In two previous articles, we discussed some requirements for the successful tissue culture of plants and fungi. Some specific laboratory techniques were mentioned, but perhaps not in sufficient detail to be able to confidently implement a good “sterile technique.” This last article in the series aims to improve upon that.
What Is Sterile Technique?
“Sterile technique” describes the many procedures that minimize, as far as possible, the introduction of contaminating organisms into an experiment or culture. This includes everything from proper dress to wiping down work surfaces with disinfectant, autoclaving and distributing liquids and solids, sterilizing tools using disinfectants or flaming, and following the correct sequence of operations when performing transfers between culture vessels such as flasks, Petri dishes or test tubes. The work can be carried out in the open, but contamination rates are greatly reduced if an effort is made to clean the air in the work area. This is accomplished by using sterile culture hoods, also called laminar flow benches, high-efficiency particulate Air (HEPA) filter hoods, or similar descriptors.
Why Sterile Technique Is Important
It is vital to protect tissue cultures from contamination by laboratory workers. Humans are a great source of microbes that can easily find their way into a flask or Petri dish. Therefore, it is essential to cover up as much as possible with clean, long sleeves (lab coats that never leave the lab are recommended), hair and beard coverings, and rubber gloves—preferably nitrile. Before starting work, wash gloved hands with 70% isopropyl alcohol (isopropanol).
Many disinfectants are available for household and laboratory use, but it is hard to beat 70% isopropanol for cost, effectiveness, and safety. Why 70%? A lower percentage is not as effective. A significantly greater percentage causes immediate damage (coagulation) to cell membrane proteins, which interferes with further uptake of the alcohol solution into the cell; 70% is the way to go. Even when using a flow hood, wiping the work area from top to bottom with 70% isopropanol is advisable.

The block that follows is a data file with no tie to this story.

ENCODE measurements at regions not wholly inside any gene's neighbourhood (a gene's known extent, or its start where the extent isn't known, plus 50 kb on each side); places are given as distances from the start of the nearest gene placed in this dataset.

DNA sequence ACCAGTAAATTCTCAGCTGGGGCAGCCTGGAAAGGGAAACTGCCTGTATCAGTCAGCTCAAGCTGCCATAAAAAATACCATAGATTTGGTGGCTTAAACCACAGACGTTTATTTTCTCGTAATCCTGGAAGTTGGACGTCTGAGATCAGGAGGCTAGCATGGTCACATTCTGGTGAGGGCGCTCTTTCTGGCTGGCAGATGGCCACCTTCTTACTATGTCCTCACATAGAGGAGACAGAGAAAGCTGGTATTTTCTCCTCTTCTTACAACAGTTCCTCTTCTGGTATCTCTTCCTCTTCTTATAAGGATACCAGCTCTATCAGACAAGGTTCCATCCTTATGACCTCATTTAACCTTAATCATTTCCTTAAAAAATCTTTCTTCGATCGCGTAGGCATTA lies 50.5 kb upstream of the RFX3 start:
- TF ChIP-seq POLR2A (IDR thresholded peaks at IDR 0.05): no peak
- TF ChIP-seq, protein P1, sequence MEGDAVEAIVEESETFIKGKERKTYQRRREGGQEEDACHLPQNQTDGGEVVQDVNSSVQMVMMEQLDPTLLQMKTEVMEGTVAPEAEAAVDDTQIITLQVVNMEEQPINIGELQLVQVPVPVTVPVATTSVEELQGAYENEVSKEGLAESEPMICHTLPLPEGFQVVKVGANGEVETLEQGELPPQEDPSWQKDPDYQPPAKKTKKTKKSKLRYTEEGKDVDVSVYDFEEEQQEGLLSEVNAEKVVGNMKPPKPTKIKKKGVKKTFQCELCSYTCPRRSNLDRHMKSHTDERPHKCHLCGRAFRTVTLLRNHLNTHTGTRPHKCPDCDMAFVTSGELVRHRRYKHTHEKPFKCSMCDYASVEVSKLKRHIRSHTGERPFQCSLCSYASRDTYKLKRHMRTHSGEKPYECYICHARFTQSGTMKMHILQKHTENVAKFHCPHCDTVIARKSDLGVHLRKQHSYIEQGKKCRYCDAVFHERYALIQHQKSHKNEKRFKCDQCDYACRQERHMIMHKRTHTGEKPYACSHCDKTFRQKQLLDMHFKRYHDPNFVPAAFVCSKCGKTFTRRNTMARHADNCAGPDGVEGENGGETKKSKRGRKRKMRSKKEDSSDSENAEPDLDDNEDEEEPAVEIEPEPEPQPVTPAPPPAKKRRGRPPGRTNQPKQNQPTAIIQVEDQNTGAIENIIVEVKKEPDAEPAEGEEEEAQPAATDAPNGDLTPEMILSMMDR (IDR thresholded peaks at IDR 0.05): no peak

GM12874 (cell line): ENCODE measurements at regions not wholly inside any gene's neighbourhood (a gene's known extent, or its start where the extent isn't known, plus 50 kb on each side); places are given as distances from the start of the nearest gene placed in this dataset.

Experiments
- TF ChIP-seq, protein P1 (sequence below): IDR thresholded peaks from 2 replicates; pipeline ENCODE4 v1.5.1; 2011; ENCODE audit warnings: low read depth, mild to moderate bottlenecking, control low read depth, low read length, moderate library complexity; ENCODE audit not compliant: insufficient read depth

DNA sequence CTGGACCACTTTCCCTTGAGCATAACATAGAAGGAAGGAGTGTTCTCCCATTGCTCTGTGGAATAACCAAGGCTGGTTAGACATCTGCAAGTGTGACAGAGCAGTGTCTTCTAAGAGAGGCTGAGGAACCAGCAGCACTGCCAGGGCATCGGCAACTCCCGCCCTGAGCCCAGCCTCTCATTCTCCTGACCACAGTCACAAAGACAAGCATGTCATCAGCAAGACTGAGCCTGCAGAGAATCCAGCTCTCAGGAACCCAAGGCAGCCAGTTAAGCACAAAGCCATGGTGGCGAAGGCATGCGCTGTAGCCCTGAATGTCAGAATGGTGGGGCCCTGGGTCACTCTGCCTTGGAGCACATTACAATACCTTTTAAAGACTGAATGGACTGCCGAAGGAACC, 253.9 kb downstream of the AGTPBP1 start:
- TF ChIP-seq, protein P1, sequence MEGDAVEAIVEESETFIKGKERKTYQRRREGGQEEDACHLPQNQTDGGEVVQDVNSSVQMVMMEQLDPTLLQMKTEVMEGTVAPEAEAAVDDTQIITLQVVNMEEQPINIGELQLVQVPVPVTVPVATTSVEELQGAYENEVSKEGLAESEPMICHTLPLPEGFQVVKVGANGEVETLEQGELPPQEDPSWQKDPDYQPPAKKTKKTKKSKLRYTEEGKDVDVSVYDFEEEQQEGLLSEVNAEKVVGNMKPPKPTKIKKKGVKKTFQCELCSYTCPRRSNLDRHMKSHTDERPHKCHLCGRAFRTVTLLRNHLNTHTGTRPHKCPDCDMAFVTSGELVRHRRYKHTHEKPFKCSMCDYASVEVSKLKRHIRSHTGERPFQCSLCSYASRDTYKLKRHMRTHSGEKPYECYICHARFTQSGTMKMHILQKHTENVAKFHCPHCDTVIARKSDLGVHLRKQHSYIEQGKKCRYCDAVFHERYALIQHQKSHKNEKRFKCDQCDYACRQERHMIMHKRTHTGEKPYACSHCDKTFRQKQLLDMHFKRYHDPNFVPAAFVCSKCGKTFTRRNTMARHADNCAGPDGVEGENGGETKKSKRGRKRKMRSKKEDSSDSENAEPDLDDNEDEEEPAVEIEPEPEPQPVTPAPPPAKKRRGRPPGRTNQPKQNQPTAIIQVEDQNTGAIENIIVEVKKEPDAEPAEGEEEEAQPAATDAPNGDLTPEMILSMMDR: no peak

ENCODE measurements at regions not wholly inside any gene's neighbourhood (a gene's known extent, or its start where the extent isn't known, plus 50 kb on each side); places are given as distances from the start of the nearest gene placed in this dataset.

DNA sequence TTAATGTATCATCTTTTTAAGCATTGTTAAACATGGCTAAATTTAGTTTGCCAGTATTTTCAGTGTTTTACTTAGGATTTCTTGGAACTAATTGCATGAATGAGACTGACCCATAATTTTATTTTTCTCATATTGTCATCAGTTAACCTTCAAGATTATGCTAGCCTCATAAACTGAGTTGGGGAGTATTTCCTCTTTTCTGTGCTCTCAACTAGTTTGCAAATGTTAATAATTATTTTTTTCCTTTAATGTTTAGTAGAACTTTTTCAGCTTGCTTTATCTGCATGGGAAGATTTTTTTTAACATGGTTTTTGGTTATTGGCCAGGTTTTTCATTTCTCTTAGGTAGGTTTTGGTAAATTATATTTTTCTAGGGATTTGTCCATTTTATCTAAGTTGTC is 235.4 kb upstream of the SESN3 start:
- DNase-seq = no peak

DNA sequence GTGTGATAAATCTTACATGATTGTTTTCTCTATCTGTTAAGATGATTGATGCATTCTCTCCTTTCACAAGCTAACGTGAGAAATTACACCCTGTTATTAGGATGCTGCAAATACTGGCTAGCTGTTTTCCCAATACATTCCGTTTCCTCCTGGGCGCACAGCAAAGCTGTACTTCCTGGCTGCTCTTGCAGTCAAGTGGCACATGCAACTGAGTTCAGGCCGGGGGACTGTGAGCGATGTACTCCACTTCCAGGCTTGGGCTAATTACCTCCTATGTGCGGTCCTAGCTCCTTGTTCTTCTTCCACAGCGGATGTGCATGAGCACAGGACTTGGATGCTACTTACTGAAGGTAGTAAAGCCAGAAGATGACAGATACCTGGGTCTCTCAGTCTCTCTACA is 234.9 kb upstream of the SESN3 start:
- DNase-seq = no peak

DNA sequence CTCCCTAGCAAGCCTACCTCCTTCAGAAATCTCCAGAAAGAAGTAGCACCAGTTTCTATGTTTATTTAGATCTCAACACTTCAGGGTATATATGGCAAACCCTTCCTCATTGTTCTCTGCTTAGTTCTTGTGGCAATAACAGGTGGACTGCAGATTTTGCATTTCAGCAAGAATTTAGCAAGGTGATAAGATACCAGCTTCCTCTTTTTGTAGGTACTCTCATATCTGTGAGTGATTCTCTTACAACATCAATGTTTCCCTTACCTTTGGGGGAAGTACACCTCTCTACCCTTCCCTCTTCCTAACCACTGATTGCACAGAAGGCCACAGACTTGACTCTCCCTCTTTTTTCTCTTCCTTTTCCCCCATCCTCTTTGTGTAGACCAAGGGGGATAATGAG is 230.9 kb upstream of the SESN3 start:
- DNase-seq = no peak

There are no shortcuts to sterilizing liquid or solid culture media. A device capable of maintaining a temperature of 121°C at a pressure of 103 kilopascals (250°F at 15 PSI) for up to several hours is required. The good news is this is well within the range of standard pressure cooker/canners and instant pots. The major limitation of an instant pot is its volume. Electric or gas-fired pressure cookers are available in larger sizes for larger-scale operations. In any case, sterilize liquids for at least 15 minutes (larger volumes require longer) with a slow return to atmospheric pressure to avoid boilover. Solids and glassware require one to four hours but can be vented to the atmosphere immediately.
The tools of the trade include scalpels, razor blades, knives, spatulas and loops (Figure 1). These can be wiped down with 70% isopropanol and allowed to evaporate or dipped in 95-99% isopropanol and passed through a flame. The flame can be provided by an impressive device like a “Bacti-Cinirator” that sterilizes using infrared radiation or a simple alcohol lamp. Loops cool relatively quickly after flaming, but larger items like blades require longer.
How To Do It